“Individuals and families have a role here, for they own some of the properties we are talking about. Citizens of Sanniquellie should take the lead in restoring the OAU monument of Tubman, Touré, and Nkrumah. I know a wealthy businessman in that town who could alone do that job if appropriately approached,” he said.
Mr. Kamara describes the current situation as a wake-up call and one that needs government’s urgent attention. He said: “We are people because of our cultural heritage, whether tangible or intangible. I still don’t understand why the promotion and preservation of cultural heritage is not a priority in this country. It is a sad situation, but that’s the reality. We are a very unique group of people who must care for our cultural heritage, which will not only be a source of revenue, but pride.”
Cause of the problem
The primary result of this situation is, since the founding of this nation, due to the lack of a national cultural policy to promote, preserve, support and safeguard the country’s cultural heritage. “Currently, we don’t have a nationally adopted culture policy and this has been the case since the country’s independence. In the absence of such policy, the promotion and preservation of our cultural heritage will not be a priority,” Mr. Gweh said.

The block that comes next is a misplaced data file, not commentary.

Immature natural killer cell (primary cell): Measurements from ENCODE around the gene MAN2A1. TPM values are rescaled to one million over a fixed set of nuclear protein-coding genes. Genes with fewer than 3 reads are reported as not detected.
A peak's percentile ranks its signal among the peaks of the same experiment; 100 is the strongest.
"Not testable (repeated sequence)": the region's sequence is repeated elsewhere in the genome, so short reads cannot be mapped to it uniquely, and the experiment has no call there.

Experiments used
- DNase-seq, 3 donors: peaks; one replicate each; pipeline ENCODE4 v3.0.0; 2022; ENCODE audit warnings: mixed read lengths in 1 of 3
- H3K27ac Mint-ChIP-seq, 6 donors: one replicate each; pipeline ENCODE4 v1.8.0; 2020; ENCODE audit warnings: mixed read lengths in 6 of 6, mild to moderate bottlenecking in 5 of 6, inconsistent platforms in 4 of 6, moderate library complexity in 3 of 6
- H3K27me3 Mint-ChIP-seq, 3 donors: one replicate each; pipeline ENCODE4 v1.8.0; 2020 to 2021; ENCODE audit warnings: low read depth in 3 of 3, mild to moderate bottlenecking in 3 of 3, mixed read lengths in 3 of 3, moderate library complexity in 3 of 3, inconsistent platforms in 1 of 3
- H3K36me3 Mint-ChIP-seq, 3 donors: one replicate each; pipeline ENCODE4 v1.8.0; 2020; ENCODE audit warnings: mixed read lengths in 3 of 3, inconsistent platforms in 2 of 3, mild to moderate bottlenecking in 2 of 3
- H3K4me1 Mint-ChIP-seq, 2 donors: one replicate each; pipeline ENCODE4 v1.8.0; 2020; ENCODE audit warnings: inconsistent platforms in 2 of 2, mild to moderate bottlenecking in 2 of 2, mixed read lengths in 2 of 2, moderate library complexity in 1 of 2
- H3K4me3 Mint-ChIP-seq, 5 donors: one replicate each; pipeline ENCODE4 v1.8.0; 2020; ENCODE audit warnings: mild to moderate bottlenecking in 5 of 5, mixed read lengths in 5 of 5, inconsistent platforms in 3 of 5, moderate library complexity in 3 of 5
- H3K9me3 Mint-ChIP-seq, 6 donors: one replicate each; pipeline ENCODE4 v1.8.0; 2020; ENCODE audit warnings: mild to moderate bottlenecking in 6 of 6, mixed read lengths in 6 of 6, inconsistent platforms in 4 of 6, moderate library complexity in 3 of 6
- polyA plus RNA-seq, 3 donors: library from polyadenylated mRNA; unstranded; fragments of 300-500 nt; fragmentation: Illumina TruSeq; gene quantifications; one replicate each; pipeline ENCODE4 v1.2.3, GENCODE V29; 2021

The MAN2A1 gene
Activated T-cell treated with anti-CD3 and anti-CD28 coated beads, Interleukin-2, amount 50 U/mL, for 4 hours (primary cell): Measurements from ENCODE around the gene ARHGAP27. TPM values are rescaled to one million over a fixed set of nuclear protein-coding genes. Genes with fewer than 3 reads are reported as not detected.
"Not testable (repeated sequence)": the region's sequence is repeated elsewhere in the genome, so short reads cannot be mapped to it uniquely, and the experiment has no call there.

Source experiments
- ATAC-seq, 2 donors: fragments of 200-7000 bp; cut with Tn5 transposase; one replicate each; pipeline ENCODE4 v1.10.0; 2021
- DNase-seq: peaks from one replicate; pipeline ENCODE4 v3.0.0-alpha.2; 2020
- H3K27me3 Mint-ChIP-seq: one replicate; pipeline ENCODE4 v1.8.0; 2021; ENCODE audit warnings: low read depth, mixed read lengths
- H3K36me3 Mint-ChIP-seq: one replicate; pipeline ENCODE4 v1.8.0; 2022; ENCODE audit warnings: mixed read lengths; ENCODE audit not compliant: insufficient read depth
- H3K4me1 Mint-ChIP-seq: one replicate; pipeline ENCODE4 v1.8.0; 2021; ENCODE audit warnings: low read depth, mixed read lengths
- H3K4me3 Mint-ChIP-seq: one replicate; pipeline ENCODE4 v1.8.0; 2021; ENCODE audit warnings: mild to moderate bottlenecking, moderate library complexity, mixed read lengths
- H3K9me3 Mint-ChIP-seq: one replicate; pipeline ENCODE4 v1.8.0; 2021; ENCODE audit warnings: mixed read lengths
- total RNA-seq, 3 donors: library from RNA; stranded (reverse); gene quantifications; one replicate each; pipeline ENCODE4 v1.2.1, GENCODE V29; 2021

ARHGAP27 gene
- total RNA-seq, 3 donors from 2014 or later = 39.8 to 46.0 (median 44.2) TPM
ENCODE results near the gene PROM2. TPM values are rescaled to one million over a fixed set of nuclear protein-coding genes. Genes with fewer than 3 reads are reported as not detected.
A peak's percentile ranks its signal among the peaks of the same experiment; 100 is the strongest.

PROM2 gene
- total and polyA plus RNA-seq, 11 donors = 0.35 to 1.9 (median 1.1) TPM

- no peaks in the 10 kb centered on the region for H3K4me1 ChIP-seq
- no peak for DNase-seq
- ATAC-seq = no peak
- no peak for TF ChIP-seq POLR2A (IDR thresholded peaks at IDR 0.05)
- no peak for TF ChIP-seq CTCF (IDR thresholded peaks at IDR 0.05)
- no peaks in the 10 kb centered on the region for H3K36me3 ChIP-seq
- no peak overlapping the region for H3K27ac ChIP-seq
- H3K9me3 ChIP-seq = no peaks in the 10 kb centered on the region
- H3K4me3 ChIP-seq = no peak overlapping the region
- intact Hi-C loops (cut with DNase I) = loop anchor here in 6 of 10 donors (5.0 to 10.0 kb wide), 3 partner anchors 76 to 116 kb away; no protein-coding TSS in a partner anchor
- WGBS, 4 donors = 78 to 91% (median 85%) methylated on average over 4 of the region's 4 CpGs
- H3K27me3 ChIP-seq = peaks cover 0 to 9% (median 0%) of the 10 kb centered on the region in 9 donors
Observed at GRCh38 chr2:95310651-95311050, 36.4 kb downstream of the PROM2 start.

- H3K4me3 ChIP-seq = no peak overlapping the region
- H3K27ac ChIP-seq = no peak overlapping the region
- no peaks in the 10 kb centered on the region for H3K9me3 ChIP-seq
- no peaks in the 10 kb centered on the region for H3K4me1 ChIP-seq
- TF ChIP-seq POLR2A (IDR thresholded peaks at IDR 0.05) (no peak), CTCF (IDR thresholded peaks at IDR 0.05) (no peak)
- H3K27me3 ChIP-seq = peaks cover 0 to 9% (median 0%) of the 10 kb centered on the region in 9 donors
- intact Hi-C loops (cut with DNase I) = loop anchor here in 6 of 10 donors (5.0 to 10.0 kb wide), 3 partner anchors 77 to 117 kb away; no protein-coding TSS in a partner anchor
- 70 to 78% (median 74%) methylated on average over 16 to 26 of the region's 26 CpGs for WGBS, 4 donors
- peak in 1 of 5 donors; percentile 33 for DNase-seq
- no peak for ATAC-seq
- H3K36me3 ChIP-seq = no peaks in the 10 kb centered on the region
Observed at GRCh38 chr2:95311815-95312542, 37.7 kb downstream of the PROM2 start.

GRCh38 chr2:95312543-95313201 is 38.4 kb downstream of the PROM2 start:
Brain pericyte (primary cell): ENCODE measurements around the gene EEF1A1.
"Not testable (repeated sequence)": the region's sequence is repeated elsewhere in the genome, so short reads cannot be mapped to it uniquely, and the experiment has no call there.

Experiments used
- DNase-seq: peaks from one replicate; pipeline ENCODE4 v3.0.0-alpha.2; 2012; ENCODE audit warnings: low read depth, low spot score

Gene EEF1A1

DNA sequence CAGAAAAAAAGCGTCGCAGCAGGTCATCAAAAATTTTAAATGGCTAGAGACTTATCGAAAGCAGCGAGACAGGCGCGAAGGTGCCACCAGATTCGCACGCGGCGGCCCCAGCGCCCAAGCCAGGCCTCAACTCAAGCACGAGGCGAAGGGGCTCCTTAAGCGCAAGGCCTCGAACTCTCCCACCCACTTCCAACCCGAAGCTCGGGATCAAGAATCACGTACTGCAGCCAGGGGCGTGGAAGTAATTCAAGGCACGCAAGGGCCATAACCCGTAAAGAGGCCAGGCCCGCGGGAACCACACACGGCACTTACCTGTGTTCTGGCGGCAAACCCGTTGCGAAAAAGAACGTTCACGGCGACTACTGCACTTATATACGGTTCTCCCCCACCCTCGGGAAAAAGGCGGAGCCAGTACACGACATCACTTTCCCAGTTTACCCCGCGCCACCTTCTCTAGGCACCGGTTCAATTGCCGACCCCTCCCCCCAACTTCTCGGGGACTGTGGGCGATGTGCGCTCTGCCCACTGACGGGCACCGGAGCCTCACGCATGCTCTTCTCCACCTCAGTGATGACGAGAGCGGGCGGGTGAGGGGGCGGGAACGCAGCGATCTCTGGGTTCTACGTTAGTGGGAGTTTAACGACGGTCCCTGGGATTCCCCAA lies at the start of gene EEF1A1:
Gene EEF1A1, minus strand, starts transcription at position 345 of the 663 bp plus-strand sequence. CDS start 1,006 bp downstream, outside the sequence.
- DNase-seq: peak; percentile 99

The only known cultural policy of Liberia was written by Mr. Kenneth Y. Best and published in 1974 by UNESCO. It was never adopted, despite calls to do so at that time. Another problem is the continued low budgetary support for the Department of Cultural Affairs & Tourism at MICAT, which is in charge of the responsibility of protecting, safeguarding and promoting the nation’s cultural heritage.
According to Mr. Gweh, “it is not that the culture department has not tried; we have but cannot do much when the cultural department has been be left underfunded. We have plans to rescue some of these neglected tangible cultural heritage pieces but we cannot do anything in the absence of money. Their hands are tied in that department. The political will and well-being has to be there from people who have the authority to make the change in the promotion of our cultural heritage,” Mr. Gweh said.